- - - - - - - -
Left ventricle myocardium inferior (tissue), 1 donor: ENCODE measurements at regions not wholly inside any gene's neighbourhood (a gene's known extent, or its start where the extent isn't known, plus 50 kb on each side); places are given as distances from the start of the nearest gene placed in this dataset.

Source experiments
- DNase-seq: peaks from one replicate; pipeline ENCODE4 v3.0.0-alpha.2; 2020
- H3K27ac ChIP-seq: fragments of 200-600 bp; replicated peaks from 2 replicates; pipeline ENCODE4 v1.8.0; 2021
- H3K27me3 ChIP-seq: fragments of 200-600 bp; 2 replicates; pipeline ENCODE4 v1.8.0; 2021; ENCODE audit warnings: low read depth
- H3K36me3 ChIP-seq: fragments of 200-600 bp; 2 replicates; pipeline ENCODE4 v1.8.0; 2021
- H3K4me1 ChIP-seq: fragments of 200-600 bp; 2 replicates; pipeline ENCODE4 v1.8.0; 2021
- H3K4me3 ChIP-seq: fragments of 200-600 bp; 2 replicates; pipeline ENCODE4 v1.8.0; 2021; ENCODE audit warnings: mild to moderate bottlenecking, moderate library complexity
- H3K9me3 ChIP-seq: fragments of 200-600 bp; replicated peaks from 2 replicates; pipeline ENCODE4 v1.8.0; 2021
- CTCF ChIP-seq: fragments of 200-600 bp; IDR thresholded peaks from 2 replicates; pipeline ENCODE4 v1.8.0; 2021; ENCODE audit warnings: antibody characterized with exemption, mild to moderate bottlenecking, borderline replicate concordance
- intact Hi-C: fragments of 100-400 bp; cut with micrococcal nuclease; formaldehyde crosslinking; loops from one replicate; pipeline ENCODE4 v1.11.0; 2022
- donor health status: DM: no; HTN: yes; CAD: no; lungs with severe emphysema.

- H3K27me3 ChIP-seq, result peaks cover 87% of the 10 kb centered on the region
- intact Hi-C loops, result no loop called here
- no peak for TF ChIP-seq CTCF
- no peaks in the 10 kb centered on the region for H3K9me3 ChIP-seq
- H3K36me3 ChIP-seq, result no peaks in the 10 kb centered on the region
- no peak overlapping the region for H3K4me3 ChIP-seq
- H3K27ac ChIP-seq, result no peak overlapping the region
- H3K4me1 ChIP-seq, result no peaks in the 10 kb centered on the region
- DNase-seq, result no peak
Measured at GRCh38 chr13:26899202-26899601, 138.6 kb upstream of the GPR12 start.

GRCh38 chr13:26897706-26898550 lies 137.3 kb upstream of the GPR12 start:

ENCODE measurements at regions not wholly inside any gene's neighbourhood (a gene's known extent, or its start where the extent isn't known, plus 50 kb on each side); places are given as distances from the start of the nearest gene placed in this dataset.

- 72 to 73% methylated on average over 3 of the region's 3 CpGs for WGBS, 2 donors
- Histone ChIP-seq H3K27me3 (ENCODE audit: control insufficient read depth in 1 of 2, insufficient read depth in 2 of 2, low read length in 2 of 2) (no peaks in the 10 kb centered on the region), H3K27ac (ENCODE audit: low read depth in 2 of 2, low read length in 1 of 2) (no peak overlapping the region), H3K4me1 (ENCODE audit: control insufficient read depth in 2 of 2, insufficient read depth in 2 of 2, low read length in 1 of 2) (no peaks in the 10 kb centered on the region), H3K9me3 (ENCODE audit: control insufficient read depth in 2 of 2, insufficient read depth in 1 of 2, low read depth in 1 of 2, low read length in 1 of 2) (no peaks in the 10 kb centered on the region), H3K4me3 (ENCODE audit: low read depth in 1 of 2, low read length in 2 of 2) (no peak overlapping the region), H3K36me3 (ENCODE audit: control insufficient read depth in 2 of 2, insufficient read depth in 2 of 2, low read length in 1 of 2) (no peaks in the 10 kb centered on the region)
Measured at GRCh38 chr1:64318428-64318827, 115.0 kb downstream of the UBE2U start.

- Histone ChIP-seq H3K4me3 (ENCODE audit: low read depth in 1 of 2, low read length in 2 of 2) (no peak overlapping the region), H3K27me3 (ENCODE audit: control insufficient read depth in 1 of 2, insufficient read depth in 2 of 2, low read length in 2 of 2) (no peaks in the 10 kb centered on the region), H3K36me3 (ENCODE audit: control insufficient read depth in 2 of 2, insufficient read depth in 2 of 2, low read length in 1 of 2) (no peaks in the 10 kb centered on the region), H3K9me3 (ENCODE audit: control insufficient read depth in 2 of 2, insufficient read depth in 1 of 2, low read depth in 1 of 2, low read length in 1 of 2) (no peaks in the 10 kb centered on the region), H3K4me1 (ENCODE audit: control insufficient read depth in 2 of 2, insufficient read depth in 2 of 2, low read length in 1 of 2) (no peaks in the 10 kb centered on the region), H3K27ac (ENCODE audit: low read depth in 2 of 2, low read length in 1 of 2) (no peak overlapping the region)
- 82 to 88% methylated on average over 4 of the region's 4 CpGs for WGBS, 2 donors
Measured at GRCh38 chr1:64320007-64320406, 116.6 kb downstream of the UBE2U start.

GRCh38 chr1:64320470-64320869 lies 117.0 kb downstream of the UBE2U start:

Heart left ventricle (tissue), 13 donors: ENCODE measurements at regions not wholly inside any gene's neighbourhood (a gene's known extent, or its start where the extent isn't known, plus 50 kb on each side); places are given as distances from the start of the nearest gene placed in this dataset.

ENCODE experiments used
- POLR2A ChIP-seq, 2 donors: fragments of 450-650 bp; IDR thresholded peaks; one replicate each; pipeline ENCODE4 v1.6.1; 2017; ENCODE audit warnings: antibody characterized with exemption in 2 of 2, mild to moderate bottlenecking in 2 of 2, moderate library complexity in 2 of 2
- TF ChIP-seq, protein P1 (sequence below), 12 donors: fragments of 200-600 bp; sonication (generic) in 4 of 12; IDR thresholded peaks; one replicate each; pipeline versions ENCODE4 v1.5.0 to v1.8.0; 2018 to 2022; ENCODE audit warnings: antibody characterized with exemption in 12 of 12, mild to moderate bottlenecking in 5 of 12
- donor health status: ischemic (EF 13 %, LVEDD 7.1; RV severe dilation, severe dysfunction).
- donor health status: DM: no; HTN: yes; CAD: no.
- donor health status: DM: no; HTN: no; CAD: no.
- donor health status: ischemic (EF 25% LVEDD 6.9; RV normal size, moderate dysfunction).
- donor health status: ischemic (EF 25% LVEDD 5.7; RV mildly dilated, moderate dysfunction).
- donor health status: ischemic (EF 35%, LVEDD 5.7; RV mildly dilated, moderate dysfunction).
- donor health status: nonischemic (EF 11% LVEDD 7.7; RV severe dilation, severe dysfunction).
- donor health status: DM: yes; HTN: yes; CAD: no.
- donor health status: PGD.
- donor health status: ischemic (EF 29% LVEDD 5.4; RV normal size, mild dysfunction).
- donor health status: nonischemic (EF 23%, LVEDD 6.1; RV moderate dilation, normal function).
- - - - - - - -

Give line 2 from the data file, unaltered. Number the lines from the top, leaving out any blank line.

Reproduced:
Source experiments